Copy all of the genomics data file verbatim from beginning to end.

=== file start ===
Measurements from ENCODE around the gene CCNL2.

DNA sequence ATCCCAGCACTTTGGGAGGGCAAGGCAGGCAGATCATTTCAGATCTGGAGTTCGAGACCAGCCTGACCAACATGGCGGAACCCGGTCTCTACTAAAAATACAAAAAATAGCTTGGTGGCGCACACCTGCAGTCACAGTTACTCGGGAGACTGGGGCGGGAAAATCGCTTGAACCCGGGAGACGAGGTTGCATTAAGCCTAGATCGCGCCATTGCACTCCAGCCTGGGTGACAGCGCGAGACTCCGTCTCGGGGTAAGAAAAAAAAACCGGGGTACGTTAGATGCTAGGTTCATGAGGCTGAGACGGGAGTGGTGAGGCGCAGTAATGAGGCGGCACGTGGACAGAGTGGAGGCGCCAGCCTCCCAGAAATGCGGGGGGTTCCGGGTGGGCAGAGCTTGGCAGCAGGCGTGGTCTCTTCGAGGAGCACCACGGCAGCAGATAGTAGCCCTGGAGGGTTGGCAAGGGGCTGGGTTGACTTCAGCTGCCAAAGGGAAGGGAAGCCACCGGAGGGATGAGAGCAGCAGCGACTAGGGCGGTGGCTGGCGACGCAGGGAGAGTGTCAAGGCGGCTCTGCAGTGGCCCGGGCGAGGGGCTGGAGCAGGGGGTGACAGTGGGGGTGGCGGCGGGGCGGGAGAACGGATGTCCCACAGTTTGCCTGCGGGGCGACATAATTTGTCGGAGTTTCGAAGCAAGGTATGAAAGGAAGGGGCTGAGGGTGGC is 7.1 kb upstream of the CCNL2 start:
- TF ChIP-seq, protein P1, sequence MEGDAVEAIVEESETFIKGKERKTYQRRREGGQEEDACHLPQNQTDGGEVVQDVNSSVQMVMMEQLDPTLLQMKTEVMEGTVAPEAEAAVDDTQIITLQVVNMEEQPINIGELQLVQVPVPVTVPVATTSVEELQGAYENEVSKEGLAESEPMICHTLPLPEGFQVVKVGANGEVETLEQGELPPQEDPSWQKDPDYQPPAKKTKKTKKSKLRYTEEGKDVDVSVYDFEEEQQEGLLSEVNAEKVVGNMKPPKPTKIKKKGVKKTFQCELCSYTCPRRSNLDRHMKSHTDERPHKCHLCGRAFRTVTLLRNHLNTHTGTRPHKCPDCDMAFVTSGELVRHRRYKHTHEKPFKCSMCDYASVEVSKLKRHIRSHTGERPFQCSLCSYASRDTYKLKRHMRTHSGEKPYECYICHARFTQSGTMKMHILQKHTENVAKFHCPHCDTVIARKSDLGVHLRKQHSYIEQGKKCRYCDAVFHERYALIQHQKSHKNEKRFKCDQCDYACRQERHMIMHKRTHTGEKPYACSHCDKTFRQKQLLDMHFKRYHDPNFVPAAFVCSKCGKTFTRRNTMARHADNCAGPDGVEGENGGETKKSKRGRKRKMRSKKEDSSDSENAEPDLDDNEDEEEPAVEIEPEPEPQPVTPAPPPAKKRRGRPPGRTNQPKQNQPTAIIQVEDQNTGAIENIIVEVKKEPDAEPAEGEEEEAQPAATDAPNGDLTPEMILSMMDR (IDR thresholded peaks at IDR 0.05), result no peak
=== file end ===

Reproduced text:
Measurements from ENCODE around the gene CCNL2.

DNA sequence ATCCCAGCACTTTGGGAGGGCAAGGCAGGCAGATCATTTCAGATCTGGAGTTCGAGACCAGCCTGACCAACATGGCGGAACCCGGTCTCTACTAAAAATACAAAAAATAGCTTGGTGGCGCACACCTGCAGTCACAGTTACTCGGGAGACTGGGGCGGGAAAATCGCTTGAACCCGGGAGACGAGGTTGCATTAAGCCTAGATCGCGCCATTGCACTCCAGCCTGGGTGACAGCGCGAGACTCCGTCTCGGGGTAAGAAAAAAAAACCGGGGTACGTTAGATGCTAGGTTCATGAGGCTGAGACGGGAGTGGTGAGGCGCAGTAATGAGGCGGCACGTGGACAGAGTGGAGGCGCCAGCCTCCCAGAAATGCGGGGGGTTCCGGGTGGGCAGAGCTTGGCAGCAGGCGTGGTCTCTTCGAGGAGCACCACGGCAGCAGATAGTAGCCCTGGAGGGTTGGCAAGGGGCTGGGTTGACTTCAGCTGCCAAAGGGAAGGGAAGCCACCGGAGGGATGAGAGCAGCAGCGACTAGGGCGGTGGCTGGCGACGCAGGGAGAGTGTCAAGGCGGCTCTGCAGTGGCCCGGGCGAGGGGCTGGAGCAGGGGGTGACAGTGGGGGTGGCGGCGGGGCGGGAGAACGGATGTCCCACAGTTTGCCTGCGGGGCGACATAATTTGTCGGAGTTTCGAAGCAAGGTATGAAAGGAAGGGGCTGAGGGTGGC is 7.1 kb upstream of the CCNL2 start:
- TF ChIP-seq, protein P1, sequence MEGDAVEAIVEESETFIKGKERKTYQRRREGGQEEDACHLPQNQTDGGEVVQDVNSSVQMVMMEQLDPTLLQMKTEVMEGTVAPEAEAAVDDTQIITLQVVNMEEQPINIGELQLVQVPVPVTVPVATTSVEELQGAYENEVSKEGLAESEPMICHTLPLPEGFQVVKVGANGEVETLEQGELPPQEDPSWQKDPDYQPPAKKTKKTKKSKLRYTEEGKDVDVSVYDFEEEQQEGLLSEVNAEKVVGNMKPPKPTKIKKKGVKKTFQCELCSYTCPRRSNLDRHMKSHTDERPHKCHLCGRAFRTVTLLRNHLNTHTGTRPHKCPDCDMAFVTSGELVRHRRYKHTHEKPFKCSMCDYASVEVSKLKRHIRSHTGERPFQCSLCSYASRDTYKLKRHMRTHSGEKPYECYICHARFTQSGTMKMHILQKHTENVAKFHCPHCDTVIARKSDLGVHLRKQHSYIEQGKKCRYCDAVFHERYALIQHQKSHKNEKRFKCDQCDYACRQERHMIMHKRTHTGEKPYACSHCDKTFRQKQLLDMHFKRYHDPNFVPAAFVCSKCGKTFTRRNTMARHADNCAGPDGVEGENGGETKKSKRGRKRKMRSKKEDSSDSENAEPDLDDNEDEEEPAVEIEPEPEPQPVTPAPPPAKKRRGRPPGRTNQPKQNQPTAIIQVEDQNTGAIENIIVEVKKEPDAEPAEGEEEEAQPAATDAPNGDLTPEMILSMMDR (IDR thresholded peaks at IDR 0.05), result no peak